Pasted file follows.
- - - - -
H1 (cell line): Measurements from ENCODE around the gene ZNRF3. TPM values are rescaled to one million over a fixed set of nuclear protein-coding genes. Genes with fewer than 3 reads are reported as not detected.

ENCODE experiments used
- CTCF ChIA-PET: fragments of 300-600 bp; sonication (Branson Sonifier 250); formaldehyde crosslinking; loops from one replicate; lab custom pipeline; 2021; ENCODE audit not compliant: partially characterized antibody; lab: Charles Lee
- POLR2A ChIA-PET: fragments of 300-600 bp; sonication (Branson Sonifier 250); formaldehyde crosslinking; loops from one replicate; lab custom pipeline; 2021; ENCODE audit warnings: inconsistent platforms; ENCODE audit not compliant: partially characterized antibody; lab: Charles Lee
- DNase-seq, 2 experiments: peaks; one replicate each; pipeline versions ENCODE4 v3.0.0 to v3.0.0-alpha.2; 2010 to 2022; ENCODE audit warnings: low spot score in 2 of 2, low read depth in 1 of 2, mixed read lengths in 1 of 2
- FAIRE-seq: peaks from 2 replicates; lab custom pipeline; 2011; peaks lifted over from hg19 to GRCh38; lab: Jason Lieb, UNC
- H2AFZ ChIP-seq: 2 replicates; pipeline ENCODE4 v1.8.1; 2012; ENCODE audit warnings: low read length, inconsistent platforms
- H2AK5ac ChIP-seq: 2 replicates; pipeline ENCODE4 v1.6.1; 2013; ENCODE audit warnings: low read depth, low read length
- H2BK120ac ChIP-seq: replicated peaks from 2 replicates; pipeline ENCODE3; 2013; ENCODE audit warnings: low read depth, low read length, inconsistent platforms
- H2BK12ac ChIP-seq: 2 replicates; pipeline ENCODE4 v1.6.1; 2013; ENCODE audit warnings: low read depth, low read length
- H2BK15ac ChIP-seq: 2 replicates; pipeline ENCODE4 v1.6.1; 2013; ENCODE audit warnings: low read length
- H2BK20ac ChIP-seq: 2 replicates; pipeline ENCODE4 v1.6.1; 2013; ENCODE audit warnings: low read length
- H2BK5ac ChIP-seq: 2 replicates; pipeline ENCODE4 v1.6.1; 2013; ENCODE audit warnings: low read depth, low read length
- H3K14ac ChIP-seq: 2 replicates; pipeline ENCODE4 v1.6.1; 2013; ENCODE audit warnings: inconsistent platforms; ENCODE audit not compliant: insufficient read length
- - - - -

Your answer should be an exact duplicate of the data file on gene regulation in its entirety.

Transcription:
H1 (cell line): Measurements from ENCODE around the gene ZNRF3. TPM values are rescaled to one million over a fixed set of nuclear protein-coding genes. Genes with fewer than 3 reads are reported as not detected.

ENCODE experiments used
- CTCF ChIA-PET: fragments of 300-600 bp; sonication (Branson Sonifier 250); formaldehyde crosslinking; loops from one replicate; lab custom pipeline; 2021; ENCODE audit not compliant: partially characterized antibody; lab: Charles Lee
- POLR2A ChIA-PET: fragments of 300-600 bp; sonication (Branson Sonifier 250); formaldehyde crosslinking; loops from one replicate; lab custom pipeline; 2021; ENCODE audit warnings: inconsistent platforms; ENCODE audit not compliant: partially characterized antibody; lab: Charles Lee
- DNase-seq, 2 experiments: peaks; one replicate each; pipeline versions ENCODE4 v3.0.0 to v3.0.0-alpha.2; 2010 to 2022; ENCODE audit warnings: low spot score in 2 of 2, low read depth in 1 of 2, mixed read lengths in 1 of 2
- FAIRE-seq: peaks from 2 replicates; lab custom pipeline; 2011; peaks lifted over from hg19 to GRCh38; lab: Jason Lieb, UNC
- H2AFZ ChIP-seq: 2 replicates; pipeline ENCODE4 v1.8.1; 2012; ENCODE audit warnings: low read length, inconsistent platforms
- H2AK5ac ChIP-seq: 2 replicates; pipeline ENCODE4 v1.6.1; 2013; ENCODE audit warnings: low read depth, low read length
- H2BK120ac ChIP-seq: replicated peaks from 2 replicates; pipeline ENCODE3; 2013; ENCODE audit warnings: low read depth, low read length, inconsistent platforms
- H2BK12ac ChIP-seq: 2 replicates; pipeline ENCODE4 v1.6.1; 2013; ENCODE audit warnings: low read depth, low read length
- H2BK15ac ChIP-seq: 2 replicates; pipeline ENCODE4 v1.6.1; 2013; ENCODE audit warnings: low read length
- H2BK20ac ChIP-seq: 2 replicates; pipeline ENCODE4 v1.6.1; 2013; ENCODE audit warnings: low read length
- H2BK5ac ChIP-seq: 2 replicates; pipeline ENCODE4 v1.6.1; 2013; ENCODE audit warnings: low read depth, low read length
- H3K14ac ChIP-seq: 2 replicates; pipeline ENCODE4 v1.6.1; 2013; ENCODE audit warnings: inconsistent platforms; ENCODE audit not compliant: insufficient read length